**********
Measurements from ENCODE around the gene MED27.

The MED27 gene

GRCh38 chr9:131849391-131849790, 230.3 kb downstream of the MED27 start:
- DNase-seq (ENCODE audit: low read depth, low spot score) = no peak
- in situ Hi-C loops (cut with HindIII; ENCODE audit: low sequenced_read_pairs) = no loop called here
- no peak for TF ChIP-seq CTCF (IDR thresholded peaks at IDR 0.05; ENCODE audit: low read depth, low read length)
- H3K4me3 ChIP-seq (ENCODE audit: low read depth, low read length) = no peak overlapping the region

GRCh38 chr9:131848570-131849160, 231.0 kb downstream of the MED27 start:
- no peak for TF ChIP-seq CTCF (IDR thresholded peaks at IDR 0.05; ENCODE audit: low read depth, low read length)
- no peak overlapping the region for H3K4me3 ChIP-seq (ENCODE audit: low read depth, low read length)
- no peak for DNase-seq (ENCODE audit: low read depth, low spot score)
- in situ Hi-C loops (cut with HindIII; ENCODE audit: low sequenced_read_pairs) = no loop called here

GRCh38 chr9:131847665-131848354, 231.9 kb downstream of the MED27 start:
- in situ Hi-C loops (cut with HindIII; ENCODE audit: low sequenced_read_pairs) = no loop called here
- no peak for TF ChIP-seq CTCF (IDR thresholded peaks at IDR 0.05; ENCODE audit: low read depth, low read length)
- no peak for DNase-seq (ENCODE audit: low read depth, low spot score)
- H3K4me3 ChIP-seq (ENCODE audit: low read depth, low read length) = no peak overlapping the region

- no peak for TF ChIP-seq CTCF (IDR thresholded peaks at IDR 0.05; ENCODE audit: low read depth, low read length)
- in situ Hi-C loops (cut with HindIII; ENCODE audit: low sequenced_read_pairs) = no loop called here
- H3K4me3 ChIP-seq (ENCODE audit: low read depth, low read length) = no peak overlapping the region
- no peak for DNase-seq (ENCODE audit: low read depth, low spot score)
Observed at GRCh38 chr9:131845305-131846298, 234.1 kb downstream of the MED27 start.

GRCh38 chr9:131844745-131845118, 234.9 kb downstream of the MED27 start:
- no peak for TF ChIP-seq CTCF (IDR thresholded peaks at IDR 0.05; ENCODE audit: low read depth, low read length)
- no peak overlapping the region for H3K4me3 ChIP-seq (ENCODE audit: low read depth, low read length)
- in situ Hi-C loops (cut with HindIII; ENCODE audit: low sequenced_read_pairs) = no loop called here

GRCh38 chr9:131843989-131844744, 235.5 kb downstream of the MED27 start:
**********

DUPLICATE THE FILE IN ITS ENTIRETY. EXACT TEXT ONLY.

Measurements from ENCODE around the gene MED27.

The MED27 gene

GRCh38 chr9:131849391-131849790, 230.3 kb downstream of the MED27 start:
- DNase-seq (ENCODE audit: low read depth, low spot score) = no peak
- in situ Hi-C loops (cut with HindIII; ENCODE audit: low sequenced_read_pairs) = no loop called here
- no peak for TF ChIP-seq CTCF (IDR thresholded peaks at IDR 0.05; ENCODE audit: low read depth, low read length)
- H3K4me3 ChIP-seq (ENCODE audit: low read depth, low read length) = no peak overlapping the region

GRCh38 chr9:131848570-131849160, 231.0 kb downstream of the MED27 start:
- no peak for TF ChIP-seq CTCF (IDR thresholded peaks at IDR 0.05; ENCODE audit: low read depth, low read length)
- no peak overlapping the region for H3K4me3 ChIP-seq (ENCODE audit: low read depth, low read length)
- no peak for DNase-seq (ENCODE audit: low read depth, low spot score)
- in situ Hi-C loops (cut with HindIII; ENCODE audit: low sequenced_read_pairs) = no loop called here

GRCh38 chr9:131847665-131848354, 231.9 kb downstream of the MED27 start:
- in situ Hi-C loops (cut with HindIII; ENCODE audit: low sequenced_read_pairs) = no loop called here
- no peak for TF ChIP-seq CTCF (IDR thresholded peaks at IDR 0.05; ENCODE audit: low read depth, low read length)
- no peak for DNase-seq (ENCODE audit: low read depth, low spot score)
- H3K4me3 ChIP-seq (ENCODE audit: low read depth, low read length) = no peak overlapping the region

- no peak for TF ChIP-seq CTCF (IDR thresholded peaks at IDR 0.05; ENCODE audit: low read depth, low read length)
- in situ Hi-C loops (cut with HindIII; ENCODE audit: low sequenced_read_pairs) = no loop called here
- H3K4me3 ChIP-seq (ENCODE audit: low read depth, low read length) = no peak overlapping the region
- no peak for DNase-seq (ENCODE audit: low read depth, low spot score)
Observed at GRCh38 chr9:131845305-131846298, 234.1 kb downstream of the MED27 start.

GRCh38 chr9:131844745-131845118, 234.9 kb downstream of the MED27 start:
- no peak for TF ChIP-seq CTCF (IDR thresholded peaks at IDR 0.05; ENCODE audit: low read depth, low read length)
- no peak overlapping the region for H3K4me3 ChIP-seq (ENCODE audit: low read depth, low read length)
- in situ Hi-C loops (cut with HindIII; ENCODE audit: low sequenced_read_pairs) = no loop called here

GRCh38 chr9:131843989-131844744, 235.5 kb downstream of the MED27 start: